My flowers were pretty successful. I need to remember to take a picture before they're all gone. My pansies looked great for a bit, but died early (I overplanted). My sweetpeas grew well, but didn't flower a ton. My cosmos also grew well, but took ages to flower. But now that they're in full flower they are stunning. My snapdragons did not work from seed at all, but when I bought seedlings, they thrived and look fantastic now. My dahlia was smothered by the pansies I planted around it. And my Scarlett Runner Beans stole the show. Easily hit 8ft, and was green and covered with flowers. The beans made an interesting view. I didn't think you could eat them, but it appears I'm wrong and especially in the UK they eat them a lot. Next year I will try some! The only problem with the plant was that it was so big, I needed extra staking (in the form of a large 10ft stake), and it blew over several times. Next year I will stake better from the beginning (a tripod style would look great), and brick the bottom of the container. The marigolds and sunflowers were a bit of a disappointment. Took forever to flower, put on a great show for a week or two then died back again.

Some other notes for next year. I need a better watering system. In the early stages it was so exciting to get out every morning, take my time watering and checking each plant. But by summer it was taking up a lot of precious time first thing in the morning. So some kind of sprinkler or other irrigation system is needed. Starting all the flowers from seed was fun, but it was hard to watch all my neighbors with their flower beds in full bloom when mine were still just sprouting. I may spend the extra money and buy seedlings so I can enjoy them much earlier.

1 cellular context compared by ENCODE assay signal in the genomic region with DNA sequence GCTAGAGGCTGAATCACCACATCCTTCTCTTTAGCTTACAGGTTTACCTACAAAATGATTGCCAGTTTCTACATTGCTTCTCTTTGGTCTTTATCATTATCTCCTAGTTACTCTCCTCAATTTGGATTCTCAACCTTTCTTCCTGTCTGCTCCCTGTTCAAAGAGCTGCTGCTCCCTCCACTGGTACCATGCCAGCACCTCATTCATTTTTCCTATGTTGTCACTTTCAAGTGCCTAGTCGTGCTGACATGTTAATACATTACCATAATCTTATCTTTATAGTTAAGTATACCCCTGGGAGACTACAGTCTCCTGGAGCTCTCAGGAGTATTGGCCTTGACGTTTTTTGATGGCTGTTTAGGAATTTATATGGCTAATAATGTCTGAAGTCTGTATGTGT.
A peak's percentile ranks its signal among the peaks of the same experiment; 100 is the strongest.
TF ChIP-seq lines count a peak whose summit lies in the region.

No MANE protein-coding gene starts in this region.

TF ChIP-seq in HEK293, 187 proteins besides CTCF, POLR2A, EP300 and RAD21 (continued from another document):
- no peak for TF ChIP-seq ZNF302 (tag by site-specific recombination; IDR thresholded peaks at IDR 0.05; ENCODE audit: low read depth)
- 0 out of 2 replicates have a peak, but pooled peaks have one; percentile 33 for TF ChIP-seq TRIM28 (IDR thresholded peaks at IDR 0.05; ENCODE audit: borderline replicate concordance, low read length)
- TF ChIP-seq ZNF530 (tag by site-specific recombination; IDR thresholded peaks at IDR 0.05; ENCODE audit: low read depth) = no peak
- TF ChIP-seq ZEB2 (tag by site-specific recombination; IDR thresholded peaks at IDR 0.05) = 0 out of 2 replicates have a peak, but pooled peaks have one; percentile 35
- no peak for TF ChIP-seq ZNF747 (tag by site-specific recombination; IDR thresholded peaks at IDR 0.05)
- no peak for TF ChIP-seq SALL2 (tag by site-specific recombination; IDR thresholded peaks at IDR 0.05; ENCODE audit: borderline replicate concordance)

All in all the containers worked better then I could have hoped for. For so many reasons I think they may be better then an in-ground traditional bed. Next year we should still be in this house, and I plan on doing it all over again. Right now I'm bagging up all the soil to overwinter. And next spring I will ammend it and hopefully get another year out of it.

Here are some pictures of the tomato tradgedy. All of these went into the compost. And there is another huge bunch ready for me to take down straight to the compost again. DAMN SLUGS!!!!! You can see in the background everything else is ready for me to prepare to overwinter. It looks so empty and dead back there now. I miss the lush jungle I had!